Spanish Property Market Update

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s a surveyor in Spain I am able to witness what is truly going on in the property market (at least from Castellon to Murcia including the popular Costa Blanca towns and inland areas) so here is my ‘man on the ground’ assessment for the end of 2010, based on real sales and real buyer /vendor trends.Sales:- The most reputable and typically well established estate agents have proved to survive the crisis. It seems that those agents that jumped on the band wagon during the boom, have fallen off it just as quickly and it clearly takes a professional and ethical approach to stay in business through economic ups and downs. Survivors report to be quite busy in recent months and this is not just agent hype. I have personally witnessed that there are still buyers out there, though all are seeking and generally getting bargains and many are focused on Costa Blanca towns such as Javea and Moraira.
Popular property:- The 2009 trends of preferred property types have continued through 2010. Inland rustic casitas and older townhouses requiring renovation (once very popular) are generally avoided, as are off-plan developments and part finished new builds (though it is worth bearing in mind that with such a shortage of interest, there are some exceptional deals to be had in these categories, including rent before you buy options). Buyers are generally opting for established villas or quality apartments in good urbanised locations nearer to the coast. As there are plenty of these properties on the market, serious buyers (especially the deposit ready cash type) are able to strike a good deal. I would personally have no qualms about investing in Spanish property now.
Outlook:- The remaining months of 2010 are set to see a continued flow of bargain hunters, such that it is possible that some buyer competition may return in an effort to secure the best value property examples. I witnessed a 3 bedroomed villa on a 950m2 plot, with no significant structural issues and walking distance from the beach at Moraira sell for just €200k in September. That is exceptional but nonetheless does happen, so don’t rule any areas out just because you assume them to be pricey.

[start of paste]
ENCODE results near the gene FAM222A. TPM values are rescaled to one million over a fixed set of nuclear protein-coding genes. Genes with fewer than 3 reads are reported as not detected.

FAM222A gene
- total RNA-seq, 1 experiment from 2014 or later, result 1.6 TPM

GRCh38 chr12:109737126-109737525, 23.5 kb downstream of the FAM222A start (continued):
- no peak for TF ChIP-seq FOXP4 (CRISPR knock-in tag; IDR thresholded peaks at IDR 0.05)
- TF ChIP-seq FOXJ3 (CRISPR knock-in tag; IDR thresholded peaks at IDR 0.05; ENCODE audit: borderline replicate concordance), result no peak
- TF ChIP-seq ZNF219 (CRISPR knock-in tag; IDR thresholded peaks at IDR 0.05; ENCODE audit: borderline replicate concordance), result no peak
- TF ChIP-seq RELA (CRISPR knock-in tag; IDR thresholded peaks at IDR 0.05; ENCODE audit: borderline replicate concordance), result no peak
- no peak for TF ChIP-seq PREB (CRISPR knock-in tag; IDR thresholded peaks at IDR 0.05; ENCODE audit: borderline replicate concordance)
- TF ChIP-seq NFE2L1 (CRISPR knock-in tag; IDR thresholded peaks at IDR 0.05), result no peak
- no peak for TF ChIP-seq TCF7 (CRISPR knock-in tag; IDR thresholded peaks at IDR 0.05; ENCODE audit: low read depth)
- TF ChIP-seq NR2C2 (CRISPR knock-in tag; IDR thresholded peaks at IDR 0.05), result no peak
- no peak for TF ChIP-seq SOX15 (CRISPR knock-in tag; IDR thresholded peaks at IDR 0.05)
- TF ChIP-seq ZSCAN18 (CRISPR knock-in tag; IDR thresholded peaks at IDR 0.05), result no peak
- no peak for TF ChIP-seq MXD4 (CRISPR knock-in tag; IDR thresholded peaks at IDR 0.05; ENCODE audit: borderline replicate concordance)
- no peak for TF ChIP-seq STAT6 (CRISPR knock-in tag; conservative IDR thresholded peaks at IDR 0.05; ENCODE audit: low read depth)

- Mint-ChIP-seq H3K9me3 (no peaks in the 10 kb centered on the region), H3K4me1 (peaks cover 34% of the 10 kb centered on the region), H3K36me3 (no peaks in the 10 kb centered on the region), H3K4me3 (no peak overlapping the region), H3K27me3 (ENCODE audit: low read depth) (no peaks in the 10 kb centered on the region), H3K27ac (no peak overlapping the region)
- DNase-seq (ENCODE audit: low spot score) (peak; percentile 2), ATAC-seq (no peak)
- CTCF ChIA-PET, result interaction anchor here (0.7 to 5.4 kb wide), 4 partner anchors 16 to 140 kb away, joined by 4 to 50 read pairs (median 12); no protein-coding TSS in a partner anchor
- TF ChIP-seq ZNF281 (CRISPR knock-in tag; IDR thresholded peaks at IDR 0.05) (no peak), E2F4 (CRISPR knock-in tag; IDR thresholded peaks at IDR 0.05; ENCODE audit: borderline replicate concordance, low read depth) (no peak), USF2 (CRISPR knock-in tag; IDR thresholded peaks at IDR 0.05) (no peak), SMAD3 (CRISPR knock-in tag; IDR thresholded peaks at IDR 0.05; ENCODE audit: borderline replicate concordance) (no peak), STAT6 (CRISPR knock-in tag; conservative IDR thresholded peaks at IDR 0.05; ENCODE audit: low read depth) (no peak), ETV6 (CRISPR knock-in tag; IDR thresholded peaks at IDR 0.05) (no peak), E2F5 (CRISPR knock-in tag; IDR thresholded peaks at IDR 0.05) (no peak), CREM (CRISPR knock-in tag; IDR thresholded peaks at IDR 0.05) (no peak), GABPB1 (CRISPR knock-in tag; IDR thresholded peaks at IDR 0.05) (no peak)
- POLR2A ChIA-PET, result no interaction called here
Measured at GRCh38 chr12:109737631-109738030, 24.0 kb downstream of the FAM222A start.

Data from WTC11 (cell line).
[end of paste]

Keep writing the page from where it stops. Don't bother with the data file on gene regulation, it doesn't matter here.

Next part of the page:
Unfortunately for vendors of average or substandard properties in mediocre locations, even severe price slashing might not secure a buyer and hence sitting out the downturn might be a better policy than selling out too cheap.
Buyer Types:- The typical northern European buyer is retired or within a few years of retirement (an ever growing sector). Compared to 5 years ago, very few families are currently able to move to Spain. The oversight by many Spanish developers that astute retiring couples and native buyers have never dreamed of owning a grey fronted small apartment with no terraces, has meant that such properties sit empty in most Spanish towns and villages. They are equally of little use to the occasional family that might start a new life here.
Deal making:- British vendors could until very recently accept lower prices due to the weaker pound (though slight recovery has occurred), negotiating tensions are typically high! Often vendors are quite justified in sticking to their reduced price, and not making further concessions even when defects are present. Unfortunately for the vendors there is however fierce competition, most buyers have other options and a bad vendor attitude will quickly loose a sale. If you are selling, try to approach the task leaving any personal issues aside. You may face financial difficulties, have suffered a bereavement, ill health or relationship breakdown, but you will have to understand that this simply sends ‘desperate’ positive signals to the astute buyer and they may well insult you with their first offer. On the other hand if you are a buyer in a strong cash position, don’t lose the perfect property for the sake of being too greedy. Some advertised prices are already good ‘no offers’ deals and actually reflect the current market and condition.
It’s important however not to be blinkered by price alone, not all low priced properties make investment sense and there are many seriously defective properties, or examples with illegal extensions or other legal discrepancies. In the current market, there is no excuse for buying the wrong property in Spain and all buyers should stick to the common sense purchasing rules of good location whilst having the legal and structural issues independently checked by professionals, even when a property seems to be a giveaway.
A free 15 page property buyer’s guide is available through my website.
NB:- Information for advice purposes only. Proper legal and safety procedures should be followed for all property purchases and building works.
Information provided by Mark Paddon BSc Hons Building Surveying. MCIOB, Structural Surveys, purchase and defects advice throughout Castellon - Valencia- Alicante – Murcia - Spain. (Expert witness reporting is also available for the owners of defective properties).  www.surveysspain.com 
T: 962807247  M: 653733066
Copyright- Mark Paddon 2010

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